The Monotony of Computer Games

posted by on 21st March 2012, at 8:27pm

Games, monotonous? *GASP* How is that possible? Those of you who are veterans in the computer game industry know what I’m talking about. After awhile you just get to a point where you’ve either mastered the game (by knowledge known or deed accomplished) or you simply come to a point where it doesn’t seem fun anymore.

Mastery of the Game

I don’t know about y’all, but whenever I start playing a game I like to do tons of research about the entirety of the game mechanics and such so that I don’t have any nasty surprises when I reach certain points in the game. It also helps me to build my character the best way. The bad part about doing lots of research is there is that much less than you learn while playing. Of course this is both bad and good. Good, because like I said before, I’m prepared. Bad, because it may reduce the fun of some areas.

Another type of mastery, of course, is actually completing everything there is to do in a game. This would be things like doing all quests and getting 99 in all skills on Runescape, or reaching max level with the best gear in an MMO like Guild Wars or EQ. You’ve done everything there is to do and know everything there is to know, so why play anymore?

We play because…we play?

Why play after you’ve mastered the game? Well many people don’t. Lots of people play the game for the sole purpose of maxing out and then moving on to another game. To me, this doesn’t seem very satisfying because you have nothing to show for your time spent in the game since you just leave it once you finish.

Many people, on the other hand, continue playing after they max out. Usually they do this because they either want to make another character with a different build, or because they have good friends that they like playing with.

Sometimes, it’s just time

Sometimes though, you just get to a point where a game is no longer fun or no longer holds your attention. Even when playing with friends or doing a new character your find that it’s not very fun and get bored quickly. When this happens, usually the only option is to take a break. Yes, I said take a break, a pause, a leave of absence, AFCG(away from computer game). When this happens it’s common to start playing another game. If this happens, don’t worry. It doesn’t mean you have to give up the old game and spend all your time on the new one.

A few ways to keep from burnout-boredom-monotony

Here are a few ways I’ve found to help avoid burning out on a game.

1. Don’t focus solely on leveling combat.
In Runescape for sure, don’t go from 1 attack, strength, defence, to 99 without stopping to do other things. This goes for other skills as well. If you focus solely on one thing for a few months then you’ll inevitably burn out on it and get a sour taste for the whole game. Mix it up. Do a few levels of combat, and then go do a minigame or some fishing or cooking for a few days. Just taking a little time out from doing something can make a big difference. This same concept can be applied to other games such as MMOs. Gain some levels, then go do some crafting or minigames. Don’t burnout on doing tons of deeds/accomplsihments/the like at once. Do one, then do something else.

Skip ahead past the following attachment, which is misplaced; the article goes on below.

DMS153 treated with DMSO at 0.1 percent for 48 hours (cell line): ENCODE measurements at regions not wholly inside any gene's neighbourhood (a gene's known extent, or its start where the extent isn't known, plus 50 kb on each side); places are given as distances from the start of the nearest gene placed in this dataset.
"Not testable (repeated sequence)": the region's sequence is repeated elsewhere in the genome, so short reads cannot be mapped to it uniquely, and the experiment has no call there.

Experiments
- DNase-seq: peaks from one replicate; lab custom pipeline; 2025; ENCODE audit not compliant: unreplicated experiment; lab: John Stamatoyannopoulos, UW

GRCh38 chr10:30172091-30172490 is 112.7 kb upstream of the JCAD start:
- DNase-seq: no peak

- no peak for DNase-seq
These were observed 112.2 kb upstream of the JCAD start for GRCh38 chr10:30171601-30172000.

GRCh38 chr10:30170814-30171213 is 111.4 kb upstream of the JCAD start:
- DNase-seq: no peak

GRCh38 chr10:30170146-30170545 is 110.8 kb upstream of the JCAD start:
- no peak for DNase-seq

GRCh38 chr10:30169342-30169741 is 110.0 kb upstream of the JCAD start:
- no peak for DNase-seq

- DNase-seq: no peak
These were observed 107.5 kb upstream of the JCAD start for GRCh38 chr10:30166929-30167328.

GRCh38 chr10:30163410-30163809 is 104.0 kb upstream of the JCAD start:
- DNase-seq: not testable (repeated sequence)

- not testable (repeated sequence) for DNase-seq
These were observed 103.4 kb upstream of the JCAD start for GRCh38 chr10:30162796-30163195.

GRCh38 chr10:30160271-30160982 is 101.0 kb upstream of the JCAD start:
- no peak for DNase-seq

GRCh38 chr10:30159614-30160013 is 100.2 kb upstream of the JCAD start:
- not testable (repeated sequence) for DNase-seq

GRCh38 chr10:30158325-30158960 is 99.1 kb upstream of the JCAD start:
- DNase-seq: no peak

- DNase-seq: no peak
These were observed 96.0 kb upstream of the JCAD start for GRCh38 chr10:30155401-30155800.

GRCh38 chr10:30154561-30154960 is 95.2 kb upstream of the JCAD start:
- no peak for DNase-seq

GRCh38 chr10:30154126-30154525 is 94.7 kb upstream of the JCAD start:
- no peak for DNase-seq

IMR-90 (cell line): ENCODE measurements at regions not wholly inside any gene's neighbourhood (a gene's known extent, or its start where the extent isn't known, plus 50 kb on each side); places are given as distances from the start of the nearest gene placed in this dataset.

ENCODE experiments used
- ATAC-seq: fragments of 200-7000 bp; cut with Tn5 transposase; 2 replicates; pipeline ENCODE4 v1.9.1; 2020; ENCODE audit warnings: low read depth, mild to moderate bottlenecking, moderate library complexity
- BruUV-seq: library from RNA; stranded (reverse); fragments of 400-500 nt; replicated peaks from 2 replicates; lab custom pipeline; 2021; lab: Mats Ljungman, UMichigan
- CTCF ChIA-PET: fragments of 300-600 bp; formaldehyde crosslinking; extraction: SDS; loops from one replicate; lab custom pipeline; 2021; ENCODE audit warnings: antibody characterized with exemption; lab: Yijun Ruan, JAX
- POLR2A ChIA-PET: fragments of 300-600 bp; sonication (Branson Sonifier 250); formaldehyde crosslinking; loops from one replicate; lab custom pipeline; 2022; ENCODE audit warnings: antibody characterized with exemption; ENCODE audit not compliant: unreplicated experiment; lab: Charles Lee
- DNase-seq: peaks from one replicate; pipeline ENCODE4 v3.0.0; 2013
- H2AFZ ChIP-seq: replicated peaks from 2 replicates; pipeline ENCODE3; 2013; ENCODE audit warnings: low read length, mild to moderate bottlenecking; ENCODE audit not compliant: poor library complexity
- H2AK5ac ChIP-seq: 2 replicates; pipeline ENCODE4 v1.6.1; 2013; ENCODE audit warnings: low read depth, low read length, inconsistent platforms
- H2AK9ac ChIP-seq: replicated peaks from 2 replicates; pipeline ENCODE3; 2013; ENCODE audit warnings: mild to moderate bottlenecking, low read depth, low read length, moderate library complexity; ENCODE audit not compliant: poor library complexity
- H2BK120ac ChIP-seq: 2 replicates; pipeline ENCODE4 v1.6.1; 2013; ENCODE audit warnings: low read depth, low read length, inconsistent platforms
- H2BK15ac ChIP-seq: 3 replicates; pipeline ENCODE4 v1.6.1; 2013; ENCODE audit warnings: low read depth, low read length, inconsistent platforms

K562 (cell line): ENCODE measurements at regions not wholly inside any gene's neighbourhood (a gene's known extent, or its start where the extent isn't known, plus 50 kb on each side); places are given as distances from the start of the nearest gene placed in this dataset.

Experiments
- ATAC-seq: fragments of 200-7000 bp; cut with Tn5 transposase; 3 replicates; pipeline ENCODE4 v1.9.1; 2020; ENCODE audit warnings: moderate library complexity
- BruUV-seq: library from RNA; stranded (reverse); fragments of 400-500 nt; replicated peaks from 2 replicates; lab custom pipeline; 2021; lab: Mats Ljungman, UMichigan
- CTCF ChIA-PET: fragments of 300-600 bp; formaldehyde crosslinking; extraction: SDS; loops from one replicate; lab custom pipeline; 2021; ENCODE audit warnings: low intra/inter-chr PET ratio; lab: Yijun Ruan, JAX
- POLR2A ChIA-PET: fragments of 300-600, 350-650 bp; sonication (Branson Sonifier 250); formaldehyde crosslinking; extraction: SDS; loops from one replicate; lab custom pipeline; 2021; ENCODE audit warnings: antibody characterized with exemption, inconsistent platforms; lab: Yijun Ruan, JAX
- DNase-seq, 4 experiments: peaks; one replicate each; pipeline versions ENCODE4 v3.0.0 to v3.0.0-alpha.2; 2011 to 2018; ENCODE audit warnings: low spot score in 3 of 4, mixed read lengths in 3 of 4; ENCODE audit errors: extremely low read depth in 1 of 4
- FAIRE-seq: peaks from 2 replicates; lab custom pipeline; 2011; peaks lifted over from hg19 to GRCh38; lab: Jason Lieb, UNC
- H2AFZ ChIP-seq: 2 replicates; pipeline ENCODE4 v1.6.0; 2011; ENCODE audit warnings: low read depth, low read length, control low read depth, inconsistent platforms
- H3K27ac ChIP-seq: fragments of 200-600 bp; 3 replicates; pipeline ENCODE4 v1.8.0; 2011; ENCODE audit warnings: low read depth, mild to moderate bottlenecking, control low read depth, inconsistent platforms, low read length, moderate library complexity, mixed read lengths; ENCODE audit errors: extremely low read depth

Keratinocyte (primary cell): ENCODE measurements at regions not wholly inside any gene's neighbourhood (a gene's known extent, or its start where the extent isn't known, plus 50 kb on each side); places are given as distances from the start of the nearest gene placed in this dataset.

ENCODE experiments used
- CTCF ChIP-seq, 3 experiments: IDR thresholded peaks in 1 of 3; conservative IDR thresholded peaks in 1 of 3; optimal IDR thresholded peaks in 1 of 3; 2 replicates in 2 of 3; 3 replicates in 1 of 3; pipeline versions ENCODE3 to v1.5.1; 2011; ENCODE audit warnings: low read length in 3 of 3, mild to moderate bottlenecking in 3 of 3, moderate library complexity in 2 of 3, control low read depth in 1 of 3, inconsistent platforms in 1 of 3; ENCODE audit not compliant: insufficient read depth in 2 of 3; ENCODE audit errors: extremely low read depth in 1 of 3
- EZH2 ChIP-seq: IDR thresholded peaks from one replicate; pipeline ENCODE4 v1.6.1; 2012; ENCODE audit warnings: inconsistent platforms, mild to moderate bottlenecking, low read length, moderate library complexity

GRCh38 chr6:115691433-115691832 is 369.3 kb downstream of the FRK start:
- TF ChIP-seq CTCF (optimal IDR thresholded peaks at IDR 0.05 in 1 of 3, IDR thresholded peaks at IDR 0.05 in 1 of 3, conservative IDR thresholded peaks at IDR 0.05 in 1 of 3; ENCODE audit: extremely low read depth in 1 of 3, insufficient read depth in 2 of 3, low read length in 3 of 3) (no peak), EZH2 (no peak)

2. Play with others, but also play alone.
Some people say only play solo or only play with others, I say do both. Why? When you play with others you can do more and get to talk/type to other people which helps keep things fun and entertaining while still making good progress. However too much of this will make it boring as you won’t have to think as much for yourself. When you play alone you have to take each situation into account and act accordingly knowing that you are the only person there. This is good because it gives you challenges. Playing alone can be bad though because it can get boring due to the lack of social interaction.

3. Play Multiple characters.
This is primarily for MMO games like GW, WOW, or LOTRO. Playing characters of differing race and class presents different challenges, both when playing in a group and alone. Also, when you find something good on one character that is made for another you can switch to the other character and try the new item on them.
In Runescape multiple characters can still be good, though in a slightly different way. Instead of having differing races and classes, Runescape has three basic types of characters, all player made types. There’s the Main, which does everything, a Skiller, which only does non-combat things, and a Player Killer, which mainly kills other players. Playing each character intermittently can help from burning out because of questing, skilling, or killing.

4. If at last you don’t succeed, Take a break!
It’s actually best to take a break before burnout occurs. If you think something is starting to become boring, take a break from the game for a few days or a week and either go play some sports, read a book, or play another game. Don’t feel like you can only play one game at a time. I play 3 or 4 games fairly often and I’m not burnt out on any of them. If you’re in a clan or guild and need to do things with them every couple of days or each week then just tell a leader that you are taking a short hiatus. You’ll still be reachable by e-mail if they need you. When you return you might find they want to do things with you even more.

In the end..

All things can get annoying, monotonous, or to the point where you just burn out. That doesn’t necessarily mean the end of your career in that game. Just means you may need to rethink some things and do some different activities.

I hope this article has helped keep some of y’all from burning out on the various games you all play.

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